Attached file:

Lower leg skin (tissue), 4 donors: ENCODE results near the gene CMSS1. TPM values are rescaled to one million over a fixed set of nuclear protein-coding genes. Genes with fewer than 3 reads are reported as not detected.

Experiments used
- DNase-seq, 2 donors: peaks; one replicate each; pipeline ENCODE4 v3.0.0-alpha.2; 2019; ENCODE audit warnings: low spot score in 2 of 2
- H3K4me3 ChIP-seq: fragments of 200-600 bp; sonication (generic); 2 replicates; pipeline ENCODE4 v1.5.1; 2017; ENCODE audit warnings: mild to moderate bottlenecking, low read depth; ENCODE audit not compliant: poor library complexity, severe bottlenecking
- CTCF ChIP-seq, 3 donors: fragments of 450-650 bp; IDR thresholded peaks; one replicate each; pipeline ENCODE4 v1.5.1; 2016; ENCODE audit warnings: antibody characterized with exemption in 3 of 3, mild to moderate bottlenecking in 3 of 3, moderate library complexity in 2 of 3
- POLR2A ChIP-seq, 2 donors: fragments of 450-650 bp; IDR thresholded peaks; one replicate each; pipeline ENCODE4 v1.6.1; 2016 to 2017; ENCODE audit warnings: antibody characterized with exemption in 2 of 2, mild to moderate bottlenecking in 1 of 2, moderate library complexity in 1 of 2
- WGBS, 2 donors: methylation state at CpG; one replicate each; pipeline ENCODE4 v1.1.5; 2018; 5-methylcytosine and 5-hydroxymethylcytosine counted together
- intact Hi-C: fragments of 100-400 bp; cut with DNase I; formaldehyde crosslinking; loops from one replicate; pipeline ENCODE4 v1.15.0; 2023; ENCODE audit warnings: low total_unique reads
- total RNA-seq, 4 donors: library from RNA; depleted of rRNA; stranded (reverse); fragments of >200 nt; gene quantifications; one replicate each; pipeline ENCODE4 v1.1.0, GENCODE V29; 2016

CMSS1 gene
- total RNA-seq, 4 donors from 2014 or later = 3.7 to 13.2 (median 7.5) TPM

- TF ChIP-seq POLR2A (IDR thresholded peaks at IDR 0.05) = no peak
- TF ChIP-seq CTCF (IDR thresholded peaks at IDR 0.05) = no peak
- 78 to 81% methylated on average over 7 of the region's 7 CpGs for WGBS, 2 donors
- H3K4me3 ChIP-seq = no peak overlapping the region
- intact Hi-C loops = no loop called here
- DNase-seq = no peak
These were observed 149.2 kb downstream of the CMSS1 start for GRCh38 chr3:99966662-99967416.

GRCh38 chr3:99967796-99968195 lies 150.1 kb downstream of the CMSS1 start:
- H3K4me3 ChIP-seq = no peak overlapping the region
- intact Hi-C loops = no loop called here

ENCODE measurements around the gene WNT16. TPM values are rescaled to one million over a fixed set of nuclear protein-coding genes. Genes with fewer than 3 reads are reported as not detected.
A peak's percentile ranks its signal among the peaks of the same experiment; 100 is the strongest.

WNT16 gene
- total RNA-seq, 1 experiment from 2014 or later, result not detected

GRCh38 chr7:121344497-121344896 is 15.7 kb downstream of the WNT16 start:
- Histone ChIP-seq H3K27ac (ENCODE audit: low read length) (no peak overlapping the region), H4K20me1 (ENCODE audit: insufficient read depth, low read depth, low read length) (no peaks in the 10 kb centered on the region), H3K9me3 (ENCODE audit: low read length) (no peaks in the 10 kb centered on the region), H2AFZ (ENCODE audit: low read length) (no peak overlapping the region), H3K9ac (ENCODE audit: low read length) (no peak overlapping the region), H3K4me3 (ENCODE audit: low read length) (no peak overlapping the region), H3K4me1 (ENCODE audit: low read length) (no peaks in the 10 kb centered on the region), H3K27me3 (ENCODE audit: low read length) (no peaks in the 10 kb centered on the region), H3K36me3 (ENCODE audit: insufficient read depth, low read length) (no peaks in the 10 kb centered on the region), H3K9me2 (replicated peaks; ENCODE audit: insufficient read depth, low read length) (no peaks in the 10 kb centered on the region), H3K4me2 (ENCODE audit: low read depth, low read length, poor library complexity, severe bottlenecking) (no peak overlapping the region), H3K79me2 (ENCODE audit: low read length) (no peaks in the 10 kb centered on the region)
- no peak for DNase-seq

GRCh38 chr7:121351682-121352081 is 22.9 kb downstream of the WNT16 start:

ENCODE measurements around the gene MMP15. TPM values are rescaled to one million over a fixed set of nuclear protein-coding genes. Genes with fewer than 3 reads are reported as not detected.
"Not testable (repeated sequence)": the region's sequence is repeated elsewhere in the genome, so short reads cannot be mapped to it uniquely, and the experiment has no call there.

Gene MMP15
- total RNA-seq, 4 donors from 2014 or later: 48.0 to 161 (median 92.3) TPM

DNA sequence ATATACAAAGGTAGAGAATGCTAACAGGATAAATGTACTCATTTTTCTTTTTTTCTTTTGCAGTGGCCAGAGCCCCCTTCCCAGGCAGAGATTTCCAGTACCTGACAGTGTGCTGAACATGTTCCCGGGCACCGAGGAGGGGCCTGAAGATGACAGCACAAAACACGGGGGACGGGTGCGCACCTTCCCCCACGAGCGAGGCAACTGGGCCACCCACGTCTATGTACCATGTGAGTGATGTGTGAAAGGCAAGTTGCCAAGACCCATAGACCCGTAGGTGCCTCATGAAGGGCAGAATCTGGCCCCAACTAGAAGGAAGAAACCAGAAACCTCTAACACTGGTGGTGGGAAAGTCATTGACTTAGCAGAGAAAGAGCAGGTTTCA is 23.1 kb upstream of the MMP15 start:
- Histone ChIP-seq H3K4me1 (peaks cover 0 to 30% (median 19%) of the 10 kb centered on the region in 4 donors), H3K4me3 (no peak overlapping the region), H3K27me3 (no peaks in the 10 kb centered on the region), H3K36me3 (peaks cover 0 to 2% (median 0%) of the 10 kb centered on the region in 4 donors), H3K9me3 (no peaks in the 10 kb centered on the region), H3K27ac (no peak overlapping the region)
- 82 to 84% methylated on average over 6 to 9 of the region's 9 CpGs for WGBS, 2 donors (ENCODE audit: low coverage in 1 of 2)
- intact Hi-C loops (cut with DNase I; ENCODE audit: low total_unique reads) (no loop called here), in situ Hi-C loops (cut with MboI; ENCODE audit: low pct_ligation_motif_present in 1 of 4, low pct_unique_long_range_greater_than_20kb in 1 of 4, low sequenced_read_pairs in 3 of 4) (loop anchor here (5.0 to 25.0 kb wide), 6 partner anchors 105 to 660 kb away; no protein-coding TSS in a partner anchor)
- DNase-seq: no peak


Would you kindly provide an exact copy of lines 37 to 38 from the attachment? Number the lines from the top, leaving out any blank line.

- intact Hi-C loops (cut with DNase I; ENCODE audit: low total_unique reads) (no loop called here), in situ Hi-C loops (cut with MboI; ENCODE audit: low pct_ligation_motif_present in 1 of 4, low pct_unique_long_range_greater_than_20kb in 1 of 4, low sequenced_read_pairs in 3 of 4) (loop anchor here (5.0 to 25.0 kb wide), 6 partner anchors 105 to 660 kb away; no protein-coding TSS in a partner anchor)
- DNase-seq: no peak